A major Linux vulnerability dubbed “Dirty Pipe” could allow even the least privileged users to perform malicious actions.
Researcher Max Kellermann of Ionos revealed the new vulnerability earlier this week. The name is reminiscent of the “Dirty Cow” vulnerability discovered in 2016 that allowed attackers to gain root access on any Android Phone regardless of the OS version, but Dirty Pipe could be even easier to exploit than its predecessor.
Kellermann managed to exploit the Linux kernel bug, which allows any user, including the least privileged ones such as the “nobody” account, to perform malicious actions such as adding an SSH-key to the root user’s account to access the server remotely with full privileges.
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What is the Linux Nobody Account?
Unix systems have traditionally had a dedicated user called nobody for specific operations with the NFS (Network File System).
This pseudo-user is the least privileged account; it does not have any password and literally owns no files. Indeed, the PoLP (principle of least privilege), a fundamental zero trust security principle, dictates that a user be able to access only the information and resources they need.
A vulnerability that allows the least privileged accounts to gain root privileges is a massive failure for such a prominent operating system as Linux.
How Dirty Pipe Works
The Common Vulnerabilities and Exposures (CVE) report for the vulnerability, CVE-2022-0847, explains how attackers can take advantage of the bug. The term “Pipe” refers to internal mechanisms in the Linux kernel called “pipelines.”
Kellermann found an uninitialized variable in the kernel code that could allow an attacker to overwrite any file’s content in the cache. Of course, there are some conditions, but the attacker does not need write permissions; read access is enough. The bug also affects system binaries and btrfs files.
Indeed, the kernel has permanent access (read and write) to the pages in cache. The kernel always runs with maximum privileges, so there is no verification at this level. It’s the system at its core with hardware access.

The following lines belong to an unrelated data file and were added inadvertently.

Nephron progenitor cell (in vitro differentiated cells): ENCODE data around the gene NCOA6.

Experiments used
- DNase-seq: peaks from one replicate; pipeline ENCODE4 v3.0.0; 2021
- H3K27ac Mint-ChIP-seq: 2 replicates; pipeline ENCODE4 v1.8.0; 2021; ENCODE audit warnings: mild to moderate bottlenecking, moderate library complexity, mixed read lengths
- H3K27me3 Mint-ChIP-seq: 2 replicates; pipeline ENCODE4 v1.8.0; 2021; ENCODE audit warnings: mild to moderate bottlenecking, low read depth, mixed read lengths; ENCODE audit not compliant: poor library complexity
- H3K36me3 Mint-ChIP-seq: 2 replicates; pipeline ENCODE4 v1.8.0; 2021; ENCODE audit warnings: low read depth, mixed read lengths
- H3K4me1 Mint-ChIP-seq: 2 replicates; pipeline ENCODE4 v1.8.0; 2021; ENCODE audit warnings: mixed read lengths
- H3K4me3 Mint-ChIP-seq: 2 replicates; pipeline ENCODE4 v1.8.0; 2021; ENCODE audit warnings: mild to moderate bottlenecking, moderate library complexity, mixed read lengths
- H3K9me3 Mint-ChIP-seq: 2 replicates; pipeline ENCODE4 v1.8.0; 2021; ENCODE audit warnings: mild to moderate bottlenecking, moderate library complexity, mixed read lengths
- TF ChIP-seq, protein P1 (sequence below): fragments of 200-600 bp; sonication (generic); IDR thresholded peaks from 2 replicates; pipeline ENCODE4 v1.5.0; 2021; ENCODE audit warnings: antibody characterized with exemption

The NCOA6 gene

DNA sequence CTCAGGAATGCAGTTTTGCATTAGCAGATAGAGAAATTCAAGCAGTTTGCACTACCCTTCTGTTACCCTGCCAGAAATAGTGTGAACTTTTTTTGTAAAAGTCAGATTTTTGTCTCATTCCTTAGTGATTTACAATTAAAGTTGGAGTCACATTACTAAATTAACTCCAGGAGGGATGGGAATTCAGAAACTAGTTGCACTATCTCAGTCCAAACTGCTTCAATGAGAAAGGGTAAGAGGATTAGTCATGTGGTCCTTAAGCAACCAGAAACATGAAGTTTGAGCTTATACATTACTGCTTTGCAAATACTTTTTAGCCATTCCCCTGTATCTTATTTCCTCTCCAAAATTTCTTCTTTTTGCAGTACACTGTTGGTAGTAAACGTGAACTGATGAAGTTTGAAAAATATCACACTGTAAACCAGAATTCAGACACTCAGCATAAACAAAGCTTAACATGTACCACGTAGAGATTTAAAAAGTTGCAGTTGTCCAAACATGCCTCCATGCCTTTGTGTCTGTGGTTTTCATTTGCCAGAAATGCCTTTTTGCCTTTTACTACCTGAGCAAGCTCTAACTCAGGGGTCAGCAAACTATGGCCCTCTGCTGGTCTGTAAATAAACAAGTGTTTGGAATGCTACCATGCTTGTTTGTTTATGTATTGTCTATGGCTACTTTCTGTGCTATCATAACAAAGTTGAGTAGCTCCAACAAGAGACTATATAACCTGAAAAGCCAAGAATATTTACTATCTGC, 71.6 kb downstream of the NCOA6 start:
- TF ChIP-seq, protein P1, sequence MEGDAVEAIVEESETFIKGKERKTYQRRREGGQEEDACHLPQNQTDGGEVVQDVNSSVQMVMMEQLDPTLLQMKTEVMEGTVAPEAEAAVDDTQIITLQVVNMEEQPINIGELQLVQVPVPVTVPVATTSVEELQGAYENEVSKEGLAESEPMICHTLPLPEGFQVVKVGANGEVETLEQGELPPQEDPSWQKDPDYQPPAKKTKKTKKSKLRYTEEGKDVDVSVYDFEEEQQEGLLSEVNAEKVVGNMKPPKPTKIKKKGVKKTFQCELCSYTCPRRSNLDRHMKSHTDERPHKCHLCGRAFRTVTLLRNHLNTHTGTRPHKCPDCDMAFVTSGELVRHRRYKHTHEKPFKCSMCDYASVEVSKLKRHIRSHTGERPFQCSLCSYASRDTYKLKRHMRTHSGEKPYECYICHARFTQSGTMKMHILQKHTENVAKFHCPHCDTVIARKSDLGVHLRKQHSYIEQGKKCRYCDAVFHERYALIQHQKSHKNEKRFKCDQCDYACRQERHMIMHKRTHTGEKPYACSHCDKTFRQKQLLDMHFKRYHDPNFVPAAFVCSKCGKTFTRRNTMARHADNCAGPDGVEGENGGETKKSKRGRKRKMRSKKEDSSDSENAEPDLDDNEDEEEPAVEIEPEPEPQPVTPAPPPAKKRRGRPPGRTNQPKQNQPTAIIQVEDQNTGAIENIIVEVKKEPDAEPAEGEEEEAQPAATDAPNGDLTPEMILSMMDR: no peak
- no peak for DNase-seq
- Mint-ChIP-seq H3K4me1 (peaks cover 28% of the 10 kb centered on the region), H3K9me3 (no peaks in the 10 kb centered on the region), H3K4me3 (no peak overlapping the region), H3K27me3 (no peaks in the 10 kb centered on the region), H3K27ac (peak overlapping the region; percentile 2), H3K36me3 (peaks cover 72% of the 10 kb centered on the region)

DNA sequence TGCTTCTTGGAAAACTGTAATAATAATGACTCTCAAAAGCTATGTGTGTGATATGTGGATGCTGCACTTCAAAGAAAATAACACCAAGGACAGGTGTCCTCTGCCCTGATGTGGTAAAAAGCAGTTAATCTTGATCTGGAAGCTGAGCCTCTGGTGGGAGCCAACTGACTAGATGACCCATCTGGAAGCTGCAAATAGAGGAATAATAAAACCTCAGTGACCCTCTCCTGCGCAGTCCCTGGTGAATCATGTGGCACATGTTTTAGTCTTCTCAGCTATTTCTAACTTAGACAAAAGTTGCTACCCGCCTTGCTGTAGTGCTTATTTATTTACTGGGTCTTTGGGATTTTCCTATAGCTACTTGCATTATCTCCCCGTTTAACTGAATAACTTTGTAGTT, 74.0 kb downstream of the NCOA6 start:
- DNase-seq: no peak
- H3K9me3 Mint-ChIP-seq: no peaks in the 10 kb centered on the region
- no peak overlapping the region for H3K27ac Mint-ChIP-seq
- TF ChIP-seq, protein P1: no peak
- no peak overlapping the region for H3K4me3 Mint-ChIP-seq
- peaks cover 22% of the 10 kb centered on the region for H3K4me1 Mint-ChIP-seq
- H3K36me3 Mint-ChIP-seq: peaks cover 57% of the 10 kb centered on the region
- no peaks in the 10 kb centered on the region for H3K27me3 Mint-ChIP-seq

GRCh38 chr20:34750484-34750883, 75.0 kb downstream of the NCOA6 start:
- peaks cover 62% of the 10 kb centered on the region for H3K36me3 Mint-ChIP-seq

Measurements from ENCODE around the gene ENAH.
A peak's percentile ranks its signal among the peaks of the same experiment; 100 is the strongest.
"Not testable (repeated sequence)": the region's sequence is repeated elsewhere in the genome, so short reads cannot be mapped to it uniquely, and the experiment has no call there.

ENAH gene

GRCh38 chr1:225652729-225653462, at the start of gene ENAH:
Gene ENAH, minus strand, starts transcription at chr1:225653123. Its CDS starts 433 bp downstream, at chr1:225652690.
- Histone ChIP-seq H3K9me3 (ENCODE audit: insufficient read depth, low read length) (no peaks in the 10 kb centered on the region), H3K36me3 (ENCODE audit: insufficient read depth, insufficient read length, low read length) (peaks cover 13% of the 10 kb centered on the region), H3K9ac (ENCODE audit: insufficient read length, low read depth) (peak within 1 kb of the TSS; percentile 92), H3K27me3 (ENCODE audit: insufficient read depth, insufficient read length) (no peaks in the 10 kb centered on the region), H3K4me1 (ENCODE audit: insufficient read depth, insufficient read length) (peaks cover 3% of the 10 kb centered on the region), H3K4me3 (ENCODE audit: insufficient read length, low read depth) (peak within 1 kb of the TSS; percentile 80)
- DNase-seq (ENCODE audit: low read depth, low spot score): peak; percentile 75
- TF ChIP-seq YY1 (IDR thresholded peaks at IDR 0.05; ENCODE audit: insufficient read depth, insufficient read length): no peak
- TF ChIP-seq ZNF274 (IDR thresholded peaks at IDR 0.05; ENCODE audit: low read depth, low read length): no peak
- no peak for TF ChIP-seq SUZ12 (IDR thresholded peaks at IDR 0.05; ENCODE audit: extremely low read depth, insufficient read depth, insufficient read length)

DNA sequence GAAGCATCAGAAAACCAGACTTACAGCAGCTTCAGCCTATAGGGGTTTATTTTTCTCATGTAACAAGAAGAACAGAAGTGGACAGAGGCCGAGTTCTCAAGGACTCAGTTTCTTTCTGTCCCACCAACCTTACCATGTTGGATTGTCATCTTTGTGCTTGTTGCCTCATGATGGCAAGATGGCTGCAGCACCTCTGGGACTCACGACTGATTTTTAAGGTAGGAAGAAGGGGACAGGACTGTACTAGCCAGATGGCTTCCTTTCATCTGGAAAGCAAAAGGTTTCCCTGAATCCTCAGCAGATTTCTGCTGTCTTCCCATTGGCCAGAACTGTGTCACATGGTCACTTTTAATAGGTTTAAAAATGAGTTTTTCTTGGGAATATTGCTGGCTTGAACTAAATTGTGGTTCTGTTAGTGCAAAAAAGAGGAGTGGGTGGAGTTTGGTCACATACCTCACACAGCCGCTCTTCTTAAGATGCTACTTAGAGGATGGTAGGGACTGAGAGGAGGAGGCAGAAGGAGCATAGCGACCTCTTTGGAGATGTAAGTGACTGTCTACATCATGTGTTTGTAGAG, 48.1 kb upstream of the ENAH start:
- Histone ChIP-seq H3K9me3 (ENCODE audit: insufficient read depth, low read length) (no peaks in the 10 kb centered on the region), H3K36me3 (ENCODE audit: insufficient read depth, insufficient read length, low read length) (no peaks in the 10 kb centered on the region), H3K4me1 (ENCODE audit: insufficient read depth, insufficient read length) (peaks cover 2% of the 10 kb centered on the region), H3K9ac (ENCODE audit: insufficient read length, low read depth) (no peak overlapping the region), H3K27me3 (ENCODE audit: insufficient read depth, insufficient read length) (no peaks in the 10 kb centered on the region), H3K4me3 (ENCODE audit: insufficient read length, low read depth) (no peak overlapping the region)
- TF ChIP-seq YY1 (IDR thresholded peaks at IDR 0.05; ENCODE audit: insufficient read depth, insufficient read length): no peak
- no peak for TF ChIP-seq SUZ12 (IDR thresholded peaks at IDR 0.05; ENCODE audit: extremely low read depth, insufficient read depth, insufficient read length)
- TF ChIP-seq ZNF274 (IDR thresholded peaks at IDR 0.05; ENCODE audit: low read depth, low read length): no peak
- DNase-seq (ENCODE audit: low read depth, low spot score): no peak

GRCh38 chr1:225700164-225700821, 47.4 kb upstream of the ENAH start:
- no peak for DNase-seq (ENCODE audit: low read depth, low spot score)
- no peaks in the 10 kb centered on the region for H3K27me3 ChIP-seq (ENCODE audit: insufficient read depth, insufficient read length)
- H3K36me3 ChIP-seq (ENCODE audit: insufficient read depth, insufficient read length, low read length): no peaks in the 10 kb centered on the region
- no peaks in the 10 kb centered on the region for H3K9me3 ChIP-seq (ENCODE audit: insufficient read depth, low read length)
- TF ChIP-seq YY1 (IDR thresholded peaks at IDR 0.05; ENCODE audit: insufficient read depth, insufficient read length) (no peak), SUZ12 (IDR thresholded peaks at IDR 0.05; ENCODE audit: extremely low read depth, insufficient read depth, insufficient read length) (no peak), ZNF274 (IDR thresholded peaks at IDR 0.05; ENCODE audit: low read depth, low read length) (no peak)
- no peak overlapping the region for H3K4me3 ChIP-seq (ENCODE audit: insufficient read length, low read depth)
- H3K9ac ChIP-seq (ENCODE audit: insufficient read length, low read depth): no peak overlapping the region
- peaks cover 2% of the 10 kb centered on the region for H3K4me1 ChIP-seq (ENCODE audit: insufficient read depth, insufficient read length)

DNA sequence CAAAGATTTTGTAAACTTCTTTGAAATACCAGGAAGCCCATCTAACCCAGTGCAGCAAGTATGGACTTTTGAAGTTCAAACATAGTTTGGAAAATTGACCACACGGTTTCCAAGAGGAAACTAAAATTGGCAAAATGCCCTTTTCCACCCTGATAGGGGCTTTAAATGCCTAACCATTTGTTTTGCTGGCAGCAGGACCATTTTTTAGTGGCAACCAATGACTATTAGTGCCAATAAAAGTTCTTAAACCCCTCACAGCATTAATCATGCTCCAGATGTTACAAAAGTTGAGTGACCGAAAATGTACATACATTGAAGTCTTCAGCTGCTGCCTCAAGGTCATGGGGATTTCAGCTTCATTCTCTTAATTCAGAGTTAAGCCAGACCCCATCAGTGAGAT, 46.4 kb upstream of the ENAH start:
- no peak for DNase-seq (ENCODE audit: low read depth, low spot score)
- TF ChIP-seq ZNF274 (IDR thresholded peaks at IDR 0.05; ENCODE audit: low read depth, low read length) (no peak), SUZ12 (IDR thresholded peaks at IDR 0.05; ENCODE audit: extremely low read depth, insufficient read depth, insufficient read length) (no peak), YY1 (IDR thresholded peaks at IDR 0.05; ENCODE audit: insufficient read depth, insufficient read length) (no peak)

The kernel uses flags and pipes to pass data between processes. Kellermann made a proof of concept (image below) for the Linux kernel security team where he created a pipe and filled it with arbitrary data, which activated the PIPE_BUF_FLAG_CAN_MERGE flag and ultimately allowed overwriting of the cached file page.
He noticed some limits, though, as the write could not cross a page boundary, but it was possible to alter files without write permissions, and the modifications could affect all users on the system.
Dirty Pipe does not need the privileges of a legitimate process to write data in files and there’s no time constraint whatsoever.
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What Attackers Could Do with Dirty Pipe
Because it’s easier to exploit than Dirty Cow and it allows escalating privileges to the root level, Dirty Pipe is a high-severity flaw. Hackers would likely use it to perform additional tasks such as modifying common libraries and execute arbitrary code.
The overwrite can either be temporary or permanent and the attacker can modify a system’s binaries that are supposed to be immutable. Any malicious application could elevate its capabilities to a high level without the user’s consent.
This vulnerability is a perfect candidate for lateral movement, arbitrary code execution, and virus propagation.
Such a low-level breach is particularly attractive for zero-click attacks. Almost a year went by between the first support ticket for a “simple” file corruption and the final public disclosure:
How to Find and Fix the Dirty Pipe Vulnerability
This critical bug has been patched in Linux. The good news is that the bug was introduced in Linux 5.8, a relatively recent version at the time of writing, so hopefully not as many production servers will be affected.
Users who run the 5.8 version must update quickly, and those who run a more recent version must be on 5.16.11 at least. There is no known mitigation for the flawed kernel code other than updating.
Google patched Android at the end of February with the new kernel code, but Android devices, including the latest Pixel (the bug has been demonstrated on a Google Pixel 6) or Samsung (like Galaxy 2022), are affected. Because the Android ecosystem is highly fragmented, with various alternative systems based on the same Linux kernel, many devices could be running with the vulnerability.
Android users are strongly encouraged to check their OS version under Settings > About phone > Android version.
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